‘Expect the unexpected. And whenever possible, be the unexpected’, exhorted Jack Dorsey, CEO of Twitter, to a class of Stanford students back in 2011. This week he embraced the mantra with a surprise announcement that his platform would no longer run political ads.
The role of social media in political discourse has become increasingly fraught over the years, with Twitter often finding itself subject to criticism due to its symbiotic relationship with politics. Dorsey’s gripe is that targeted political campaigns subvert Twitter’s own democratic values, foisting views on users rather than allowing popular posts to shine. ‘This isn’t about free expression. This is about paying for reach.’ Dorsey wrote.
Response? Hilary Clinton tweeted out her endorsement of Twitter’s new policy, proclaiming that this move was good for American democracy. From Cambridge Analytica to Vote Leave, the ability for campaigners to micro-target political messaging has created a transparency crisis, where it has become impossible to know exactly how much campaign finance is being spent and even harder to know where the money comes from. Dorsey’s decision also illustrates the extent to which big social media platforms are becoming regulated utilities.
Impact? Commentators immediately drew comparisons with Facebook. Mark Zuckerberg has recently taken a different tack, announcing that Facebook would not ban or censor any political campaigns, even those demonstrably untrue. He was quick to criticise Twitter, claiming Facebook has stronger user-protections.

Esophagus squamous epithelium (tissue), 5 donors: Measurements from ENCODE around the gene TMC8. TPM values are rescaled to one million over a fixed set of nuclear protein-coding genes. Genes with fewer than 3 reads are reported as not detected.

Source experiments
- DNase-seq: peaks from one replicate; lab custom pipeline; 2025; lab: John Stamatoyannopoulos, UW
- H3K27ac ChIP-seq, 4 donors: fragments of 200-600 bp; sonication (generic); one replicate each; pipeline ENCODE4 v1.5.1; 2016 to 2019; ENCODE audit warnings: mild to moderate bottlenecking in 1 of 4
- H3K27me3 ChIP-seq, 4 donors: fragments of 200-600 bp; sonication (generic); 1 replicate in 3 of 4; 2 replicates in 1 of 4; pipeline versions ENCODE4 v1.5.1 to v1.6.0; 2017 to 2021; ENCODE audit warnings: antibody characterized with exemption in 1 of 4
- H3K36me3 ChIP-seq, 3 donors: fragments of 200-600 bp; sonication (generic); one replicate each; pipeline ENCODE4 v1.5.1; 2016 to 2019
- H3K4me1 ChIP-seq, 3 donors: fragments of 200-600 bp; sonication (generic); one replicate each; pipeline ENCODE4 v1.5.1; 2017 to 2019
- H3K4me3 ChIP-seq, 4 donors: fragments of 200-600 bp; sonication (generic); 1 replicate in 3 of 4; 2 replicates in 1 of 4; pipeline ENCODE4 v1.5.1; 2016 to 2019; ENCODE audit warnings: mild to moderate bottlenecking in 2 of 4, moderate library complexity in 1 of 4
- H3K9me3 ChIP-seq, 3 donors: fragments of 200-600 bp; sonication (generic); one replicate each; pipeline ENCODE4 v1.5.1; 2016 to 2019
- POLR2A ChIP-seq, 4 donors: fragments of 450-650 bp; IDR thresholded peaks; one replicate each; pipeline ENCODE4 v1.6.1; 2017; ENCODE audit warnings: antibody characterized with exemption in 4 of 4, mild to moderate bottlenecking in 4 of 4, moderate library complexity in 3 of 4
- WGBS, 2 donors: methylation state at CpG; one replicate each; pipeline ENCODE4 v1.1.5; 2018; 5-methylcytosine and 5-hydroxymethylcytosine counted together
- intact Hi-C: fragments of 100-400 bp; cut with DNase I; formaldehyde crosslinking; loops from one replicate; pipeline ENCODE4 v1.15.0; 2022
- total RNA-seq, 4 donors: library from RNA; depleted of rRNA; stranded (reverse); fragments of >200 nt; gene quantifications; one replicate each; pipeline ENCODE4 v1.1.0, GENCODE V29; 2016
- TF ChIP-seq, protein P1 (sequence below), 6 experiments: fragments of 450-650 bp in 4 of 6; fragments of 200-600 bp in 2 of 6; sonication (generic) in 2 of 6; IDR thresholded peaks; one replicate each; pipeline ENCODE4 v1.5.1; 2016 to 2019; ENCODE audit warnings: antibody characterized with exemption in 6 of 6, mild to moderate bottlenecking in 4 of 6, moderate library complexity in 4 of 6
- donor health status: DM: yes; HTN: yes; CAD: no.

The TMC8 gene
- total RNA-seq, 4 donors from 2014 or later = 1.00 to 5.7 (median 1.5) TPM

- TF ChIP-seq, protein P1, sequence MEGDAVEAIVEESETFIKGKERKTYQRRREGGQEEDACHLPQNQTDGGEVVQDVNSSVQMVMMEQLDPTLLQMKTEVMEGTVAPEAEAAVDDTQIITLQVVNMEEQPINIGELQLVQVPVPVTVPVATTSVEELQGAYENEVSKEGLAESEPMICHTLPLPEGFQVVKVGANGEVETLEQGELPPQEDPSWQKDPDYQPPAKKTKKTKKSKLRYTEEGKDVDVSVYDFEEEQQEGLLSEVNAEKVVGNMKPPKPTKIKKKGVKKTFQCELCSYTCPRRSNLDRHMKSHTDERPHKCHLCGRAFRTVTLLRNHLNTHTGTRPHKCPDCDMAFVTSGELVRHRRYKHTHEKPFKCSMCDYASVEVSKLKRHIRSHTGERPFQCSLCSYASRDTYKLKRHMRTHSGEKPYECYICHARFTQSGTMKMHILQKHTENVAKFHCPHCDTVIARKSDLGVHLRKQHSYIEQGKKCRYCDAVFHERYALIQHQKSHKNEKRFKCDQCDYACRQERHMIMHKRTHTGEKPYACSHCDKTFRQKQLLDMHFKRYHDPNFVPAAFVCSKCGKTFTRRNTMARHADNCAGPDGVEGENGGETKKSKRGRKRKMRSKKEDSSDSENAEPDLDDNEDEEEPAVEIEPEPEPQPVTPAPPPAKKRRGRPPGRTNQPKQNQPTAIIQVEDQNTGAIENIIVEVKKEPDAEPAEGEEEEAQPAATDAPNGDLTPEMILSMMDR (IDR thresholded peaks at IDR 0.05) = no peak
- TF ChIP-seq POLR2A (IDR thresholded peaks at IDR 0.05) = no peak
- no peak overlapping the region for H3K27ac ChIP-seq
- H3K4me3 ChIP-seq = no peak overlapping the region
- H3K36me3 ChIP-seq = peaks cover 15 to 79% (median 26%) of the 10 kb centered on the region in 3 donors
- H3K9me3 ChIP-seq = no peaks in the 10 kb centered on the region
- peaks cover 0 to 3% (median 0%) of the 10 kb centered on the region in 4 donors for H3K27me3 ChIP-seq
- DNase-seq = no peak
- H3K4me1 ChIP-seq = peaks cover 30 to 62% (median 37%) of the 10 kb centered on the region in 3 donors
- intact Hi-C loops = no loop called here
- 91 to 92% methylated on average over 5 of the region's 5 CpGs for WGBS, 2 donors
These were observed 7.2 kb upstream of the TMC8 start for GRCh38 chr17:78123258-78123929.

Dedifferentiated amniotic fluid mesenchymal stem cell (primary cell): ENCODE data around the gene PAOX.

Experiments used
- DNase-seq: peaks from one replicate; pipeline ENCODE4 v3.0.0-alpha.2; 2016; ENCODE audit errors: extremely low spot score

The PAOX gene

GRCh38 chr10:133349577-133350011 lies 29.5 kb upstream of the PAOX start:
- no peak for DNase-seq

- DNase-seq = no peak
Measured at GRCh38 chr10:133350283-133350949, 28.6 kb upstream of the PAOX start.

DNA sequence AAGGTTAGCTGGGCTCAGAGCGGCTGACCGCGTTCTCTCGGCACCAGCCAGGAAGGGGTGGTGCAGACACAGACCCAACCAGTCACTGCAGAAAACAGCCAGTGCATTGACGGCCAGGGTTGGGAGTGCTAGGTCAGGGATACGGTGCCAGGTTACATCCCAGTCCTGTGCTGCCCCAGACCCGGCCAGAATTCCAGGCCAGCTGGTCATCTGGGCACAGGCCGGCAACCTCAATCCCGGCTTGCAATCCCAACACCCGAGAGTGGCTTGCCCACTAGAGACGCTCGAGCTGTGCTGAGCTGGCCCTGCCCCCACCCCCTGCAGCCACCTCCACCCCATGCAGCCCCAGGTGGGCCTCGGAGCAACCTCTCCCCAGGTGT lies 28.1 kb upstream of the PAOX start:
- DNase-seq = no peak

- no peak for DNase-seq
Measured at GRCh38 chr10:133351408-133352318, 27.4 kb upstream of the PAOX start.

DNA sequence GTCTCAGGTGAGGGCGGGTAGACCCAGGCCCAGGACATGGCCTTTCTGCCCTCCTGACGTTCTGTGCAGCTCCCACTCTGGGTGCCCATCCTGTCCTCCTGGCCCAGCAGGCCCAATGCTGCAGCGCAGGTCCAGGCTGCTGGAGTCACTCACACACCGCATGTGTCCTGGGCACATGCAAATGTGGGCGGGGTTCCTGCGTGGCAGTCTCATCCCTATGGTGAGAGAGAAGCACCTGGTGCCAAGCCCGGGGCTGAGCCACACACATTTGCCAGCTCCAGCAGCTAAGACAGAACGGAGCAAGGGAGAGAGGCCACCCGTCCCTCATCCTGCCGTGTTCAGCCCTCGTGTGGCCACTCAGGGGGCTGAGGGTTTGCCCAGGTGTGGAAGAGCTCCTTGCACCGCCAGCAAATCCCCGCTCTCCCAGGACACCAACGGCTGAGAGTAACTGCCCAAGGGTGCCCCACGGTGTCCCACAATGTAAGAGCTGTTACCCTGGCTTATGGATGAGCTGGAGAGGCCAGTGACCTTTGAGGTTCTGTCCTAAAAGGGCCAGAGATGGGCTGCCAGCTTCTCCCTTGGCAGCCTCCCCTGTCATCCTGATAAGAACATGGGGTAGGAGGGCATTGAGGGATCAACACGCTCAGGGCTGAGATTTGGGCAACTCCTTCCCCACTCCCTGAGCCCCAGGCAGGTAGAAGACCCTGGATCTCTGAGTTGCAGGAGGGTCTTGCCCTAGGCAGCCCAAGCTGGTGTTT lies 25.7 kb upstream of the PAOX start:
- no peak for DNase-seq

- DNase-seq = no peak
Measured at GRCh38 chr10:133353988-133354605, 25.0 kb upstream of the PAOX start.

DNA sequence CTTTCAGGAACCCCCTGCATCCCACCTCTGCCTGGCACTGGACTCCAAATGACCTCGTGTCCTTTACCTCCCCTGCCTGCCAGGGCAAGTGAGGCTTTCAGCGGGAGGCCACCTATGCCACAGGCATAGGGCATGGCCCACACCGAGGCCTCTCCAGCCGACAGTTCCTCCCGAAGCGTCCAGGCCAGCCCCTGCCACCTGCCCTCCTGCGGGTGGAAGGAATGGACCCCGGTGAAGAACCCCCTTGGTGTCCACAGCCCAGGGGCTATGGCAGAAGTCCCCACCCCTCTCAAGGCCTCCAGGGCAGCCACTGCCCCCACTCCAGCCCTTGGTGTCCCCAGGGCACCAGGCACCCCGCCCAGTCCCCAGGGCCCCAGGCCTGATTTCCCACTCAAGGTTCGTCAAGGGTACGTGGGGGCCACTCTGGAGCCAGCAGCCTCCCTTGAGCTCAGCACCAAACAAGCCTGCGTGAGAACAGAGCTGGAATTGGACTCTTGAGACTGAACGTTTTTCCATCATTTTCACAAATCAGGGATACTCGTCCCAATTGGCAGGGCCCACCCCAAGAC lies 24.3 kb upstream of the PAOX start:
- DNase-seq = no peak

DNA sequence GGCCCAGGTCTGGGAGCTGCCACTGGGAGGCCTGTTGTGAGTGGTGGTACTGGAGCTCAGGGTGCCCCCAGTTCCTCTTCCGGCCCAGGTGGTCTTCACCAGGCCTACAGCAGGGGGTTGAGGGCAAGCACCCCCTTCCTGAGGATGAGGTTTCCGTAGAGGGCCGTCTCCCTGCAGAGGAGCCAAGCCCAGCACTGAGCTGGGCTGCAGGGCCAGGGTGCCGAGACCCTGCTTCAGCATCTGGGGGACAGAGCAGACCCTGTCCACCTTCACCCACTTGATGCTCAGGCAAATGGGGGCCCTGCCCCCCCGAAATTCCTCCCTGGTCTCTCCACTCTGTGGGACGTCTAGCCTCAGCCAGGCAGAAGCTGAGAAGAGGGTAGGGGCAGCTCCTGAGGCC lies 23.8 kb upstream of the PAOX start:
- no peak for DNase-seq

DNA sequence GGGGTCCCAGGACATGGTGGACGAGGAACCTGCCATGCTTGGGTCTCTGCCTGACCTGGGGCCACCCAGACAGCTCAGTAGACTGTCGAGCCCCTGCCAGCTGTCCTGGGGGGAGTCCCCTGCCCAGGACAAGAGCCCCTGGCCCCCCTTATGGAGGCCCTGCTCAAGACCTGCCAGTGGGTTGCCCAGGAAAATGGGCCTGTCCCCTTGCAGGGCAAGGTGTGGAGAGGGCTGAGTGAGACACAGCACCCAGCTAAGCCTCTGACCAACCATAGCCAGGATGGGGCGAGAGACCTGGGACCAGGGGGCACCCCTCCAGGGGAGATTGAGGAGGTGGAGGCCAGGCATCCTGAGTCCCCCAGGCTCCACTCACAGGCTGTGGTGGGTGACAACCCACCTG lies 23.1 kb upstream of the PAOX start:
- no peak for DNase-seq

The decision to ban political advertisements will not hit Twitter’s bottom line, suggesting a commercial strategy as well. Political advertisements generate a small proportion of Twitter’s revenue, with just 21 advertisers across the whole of the EU running political adverts during the regulated period of the EU parliamentary elections. Some may be concerned with the impact on democratic freedoms if regulated media outlets in effect stifle political discourse. However, Twitter has neatly wrong-footed it’s rival in casting Facebook as the villain.
Long before West Coast firms colonised the concept of the disruptor, challenger brands used the dominance and inertia of larger rivals against them. Whether it’s Coke v. Pepsi, Audi v. BMW or Wendy’s v. MacDonald’s, smaller brands successfully manufacture a point of actual or perceived difference to trap a larger rival in a debate that implies equivalence.
Twitter’s revenues and user base are dwarfed by larger rivals, but Dorsey’s skilful use of unexpected guerrilla tactics is keeping him and his company firmly in the public consciousness. As well as demonstrating a stunning competitive edge and tweaking Zuckerberg’s tail in an entirely expected way, Dorsey is aiming to be remembered as the titan of tech on the right side of history.